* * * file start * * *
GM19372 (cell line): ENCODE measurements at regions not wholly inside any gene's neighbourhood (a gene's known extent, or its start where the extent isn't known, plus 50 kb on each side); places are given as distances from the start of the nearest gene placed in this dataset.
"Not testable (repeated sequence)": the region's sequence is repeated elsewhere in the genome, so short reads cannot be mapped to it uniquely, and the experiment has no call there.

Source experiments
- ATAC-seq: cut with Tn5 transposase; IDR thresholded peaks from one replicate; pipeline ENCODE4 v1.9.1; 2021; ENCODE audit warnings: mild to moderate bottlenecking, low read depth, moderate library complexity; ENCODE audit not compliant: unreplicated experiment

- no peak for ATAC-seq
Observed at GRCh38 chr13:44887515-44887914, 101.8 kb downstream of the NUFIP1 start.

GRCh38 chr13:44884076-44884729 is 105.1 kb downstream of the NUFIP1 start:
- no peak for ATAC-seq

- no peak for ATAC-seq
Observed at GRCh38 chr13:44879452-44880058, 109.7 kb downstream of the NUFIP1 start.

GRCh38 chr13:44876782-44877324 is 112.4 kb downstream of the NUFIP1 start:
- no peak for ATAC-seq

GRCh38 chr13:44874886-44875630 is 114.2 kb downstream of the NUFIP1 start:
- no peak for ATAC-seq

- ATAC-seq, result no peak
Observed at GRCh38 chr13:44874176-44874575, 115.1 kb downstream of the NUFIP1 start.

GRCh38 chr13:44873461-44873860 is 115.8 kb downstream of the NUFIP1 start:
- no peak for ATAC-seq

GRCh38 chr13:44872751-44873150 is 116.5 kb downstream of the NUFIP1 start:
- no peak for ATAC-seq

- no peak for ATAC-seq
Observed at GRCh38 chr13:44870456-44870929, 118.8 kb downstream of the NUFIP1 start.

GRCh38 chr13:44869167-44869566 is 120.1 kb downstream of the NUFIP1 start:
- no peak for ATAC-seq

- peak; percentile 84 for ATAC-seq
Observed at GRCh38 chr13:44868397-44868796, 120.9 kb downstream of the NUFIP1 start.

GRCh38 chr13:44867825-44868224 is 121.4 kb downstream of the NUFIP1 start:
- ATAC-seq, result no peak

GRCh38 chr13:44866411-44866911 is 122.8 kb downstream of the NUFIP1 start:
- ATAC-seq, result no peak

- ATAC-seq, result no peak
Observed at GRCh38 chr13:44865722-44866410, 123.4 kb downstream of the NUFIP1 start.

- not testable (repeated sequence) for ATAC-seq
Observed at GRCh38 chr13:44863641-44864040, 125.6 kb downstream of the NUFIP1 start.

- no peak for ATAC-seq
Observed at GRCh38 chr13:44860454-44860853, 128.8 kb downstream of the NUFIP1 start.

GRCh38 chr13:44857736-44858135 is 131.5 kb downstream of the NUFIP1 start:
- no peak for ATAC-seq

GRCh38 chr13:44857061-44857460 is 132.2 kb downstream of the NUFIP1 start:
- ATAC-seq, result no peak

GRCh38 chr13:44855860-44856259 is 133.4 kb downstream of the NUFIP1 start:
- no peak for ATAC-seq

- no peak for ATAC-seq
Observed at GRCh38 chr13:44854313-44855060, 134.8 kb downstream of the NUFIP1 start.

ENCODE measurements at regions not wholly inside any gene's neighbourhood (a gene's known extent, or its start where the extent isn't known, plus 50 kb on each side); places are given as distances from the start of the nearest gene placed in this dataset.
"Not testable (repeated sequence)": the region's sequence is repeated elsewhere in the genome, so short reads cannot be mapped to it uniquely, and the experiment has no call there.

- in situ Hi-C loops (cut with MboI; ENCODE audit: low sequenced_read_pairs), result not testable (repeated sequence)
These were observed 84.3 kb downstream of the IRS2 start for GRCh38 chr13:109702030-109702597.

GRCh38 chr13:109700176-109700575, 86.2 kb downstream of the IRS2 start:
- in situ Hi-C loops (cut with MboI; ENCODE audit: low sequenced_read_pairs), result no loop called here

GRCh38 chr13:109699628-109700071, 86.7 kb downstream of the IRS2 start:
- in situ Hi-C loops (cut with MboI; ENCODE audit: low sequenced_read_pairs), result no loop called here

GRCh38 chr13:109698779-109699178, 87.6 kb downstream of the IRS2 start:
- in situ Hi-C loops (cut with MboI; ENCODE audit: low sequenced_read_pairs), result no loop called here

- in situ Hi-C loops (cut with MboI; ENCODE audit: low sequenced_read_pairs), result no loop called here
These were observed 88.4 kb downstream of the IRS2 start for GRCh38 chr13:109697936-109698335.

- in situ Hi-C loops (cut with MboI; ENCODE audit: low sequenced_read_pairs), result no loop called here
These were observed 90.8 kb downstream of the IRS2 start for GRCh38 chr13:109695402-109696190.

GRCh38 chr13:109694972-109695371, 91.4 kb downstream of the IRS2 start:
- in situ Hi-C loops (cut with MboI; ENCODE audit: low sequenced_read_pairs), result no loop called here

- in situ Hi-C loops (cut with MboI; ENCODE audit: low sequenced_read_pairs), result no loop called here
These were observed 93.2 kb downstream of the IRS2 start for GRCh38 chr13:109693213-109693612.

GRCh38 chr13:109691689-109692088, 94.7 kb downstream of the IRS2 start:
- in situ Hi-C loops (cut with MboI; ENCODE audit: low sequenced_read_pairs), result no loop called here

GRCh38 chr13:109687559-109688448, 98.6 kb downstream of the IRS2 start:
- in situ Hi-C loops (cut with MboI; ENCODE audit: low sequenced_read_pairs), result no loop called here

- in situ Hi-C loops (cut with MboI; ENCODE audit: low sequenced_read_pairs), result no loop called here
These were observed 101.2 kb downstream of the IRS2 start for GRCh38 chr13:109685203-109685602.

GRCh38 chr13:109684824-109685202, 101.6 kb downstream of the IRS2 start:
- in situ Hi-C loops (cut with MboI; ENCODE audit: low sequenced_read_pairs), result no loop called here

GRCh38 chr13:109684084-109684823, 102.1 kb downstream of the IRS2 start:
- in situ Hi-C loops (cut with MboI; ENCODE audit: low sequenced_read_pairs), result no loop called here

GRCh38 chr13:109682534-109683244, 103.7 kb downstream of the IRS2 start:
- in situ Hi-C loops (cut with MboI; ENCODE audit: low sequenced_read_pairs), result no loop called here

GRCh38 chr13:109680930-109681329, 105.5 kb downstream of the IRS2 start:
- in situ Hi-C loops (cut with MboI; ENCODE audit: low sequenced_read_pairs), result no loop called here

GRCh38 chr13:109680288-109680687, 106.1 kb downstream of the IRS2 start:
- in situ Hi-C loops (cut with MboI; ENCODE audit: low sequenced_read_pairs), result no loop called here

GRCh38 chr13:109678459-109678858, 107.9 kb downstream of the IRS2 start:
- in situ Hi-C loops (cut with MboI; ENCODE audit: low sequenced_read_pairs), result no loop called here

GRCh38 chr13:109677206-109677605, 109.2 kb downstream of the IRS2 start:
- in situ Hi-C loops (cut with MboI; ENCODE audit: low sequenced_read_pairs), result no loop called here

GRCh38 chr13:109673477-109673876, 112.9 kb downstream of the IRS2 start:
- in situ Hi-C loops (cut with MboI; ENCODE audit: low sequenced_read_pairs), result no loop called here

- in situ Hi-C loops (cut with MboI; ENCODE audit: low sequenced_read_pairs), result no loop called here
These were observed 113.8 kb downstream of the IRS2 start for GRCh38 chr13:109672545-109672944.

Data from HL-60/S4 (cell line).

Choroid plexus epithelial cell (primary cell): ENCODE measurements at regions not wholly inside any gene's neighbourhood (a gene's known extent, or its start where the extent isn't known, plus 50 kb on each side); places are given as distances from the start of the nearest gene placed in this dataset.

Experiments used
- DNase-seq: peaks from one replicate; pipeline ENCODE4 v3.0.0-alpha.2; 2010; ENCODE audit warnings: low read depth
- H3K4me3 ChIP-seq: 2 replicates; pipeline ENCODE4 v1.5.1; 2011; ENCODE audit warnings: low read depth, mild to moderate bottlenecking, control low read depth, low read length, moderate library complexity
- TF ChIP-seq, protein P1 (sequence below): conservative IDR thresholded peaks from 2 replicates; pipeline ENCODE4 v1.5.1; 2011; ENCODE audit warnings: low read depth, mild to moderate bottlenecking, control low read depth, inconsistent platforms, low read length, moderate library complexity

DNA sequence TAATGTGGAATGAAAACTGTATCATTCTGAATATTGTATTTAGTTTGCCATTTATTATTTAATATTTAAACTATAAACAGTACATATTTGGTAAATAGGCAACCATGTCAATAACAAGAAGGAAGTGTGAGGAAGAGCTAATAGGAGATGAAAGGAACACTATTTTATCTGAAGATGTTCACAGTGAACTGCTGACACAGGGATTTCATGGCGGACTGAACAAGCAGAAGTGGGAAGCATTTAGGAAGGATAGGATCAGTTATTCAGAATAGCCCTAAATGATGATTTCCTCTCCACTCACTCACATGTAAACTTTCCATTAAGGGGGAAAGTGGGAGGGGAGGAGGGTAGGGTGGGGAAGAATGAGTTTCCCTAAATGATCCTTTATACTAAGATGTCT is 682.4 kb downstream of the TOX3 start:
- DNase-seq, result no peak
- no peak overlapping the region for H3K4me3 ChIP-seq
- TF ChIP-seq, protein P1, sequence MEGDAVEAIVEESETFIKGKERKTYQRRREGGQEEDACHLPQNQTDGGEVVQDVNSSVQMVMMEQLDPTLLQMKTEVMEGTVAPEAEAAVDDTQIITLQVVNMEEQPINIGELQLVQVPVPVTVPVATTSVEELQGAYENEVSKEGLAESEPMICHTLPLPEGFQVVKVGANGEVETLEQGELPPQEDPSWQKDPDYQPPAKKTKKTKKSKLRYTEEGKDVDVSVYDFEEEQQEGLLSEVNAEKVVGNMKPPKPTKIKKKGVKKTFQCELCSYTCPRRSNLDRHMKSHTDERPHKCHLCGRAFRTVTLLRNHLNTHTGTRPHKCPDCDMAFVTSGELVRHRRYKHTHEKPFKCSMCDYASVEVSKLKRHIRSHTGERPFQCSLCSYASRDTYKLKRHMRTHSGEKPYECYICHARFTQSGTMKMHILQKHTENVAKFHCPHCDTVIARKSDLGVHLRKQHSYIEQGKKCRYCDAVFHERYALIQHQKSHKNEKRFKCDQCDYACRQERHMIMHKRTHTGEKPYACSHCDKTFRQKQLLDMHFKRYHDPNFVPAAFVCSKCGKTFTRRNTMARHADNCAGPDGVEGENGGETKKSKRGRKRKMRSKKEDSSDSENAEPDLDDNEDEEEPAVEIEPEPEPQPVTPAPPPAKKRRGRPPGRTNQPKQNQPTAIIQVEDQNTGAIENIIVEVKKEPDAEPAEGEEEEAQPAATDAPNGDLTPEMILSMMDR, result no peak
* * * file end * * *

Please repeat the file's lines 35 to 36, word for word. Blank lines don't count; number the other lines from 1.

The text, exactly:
- no peak for ATAC-seq
Observed at GRCh38 chr13:44860454-44860853, 128.8 kb downstream of the NUFIP1 start.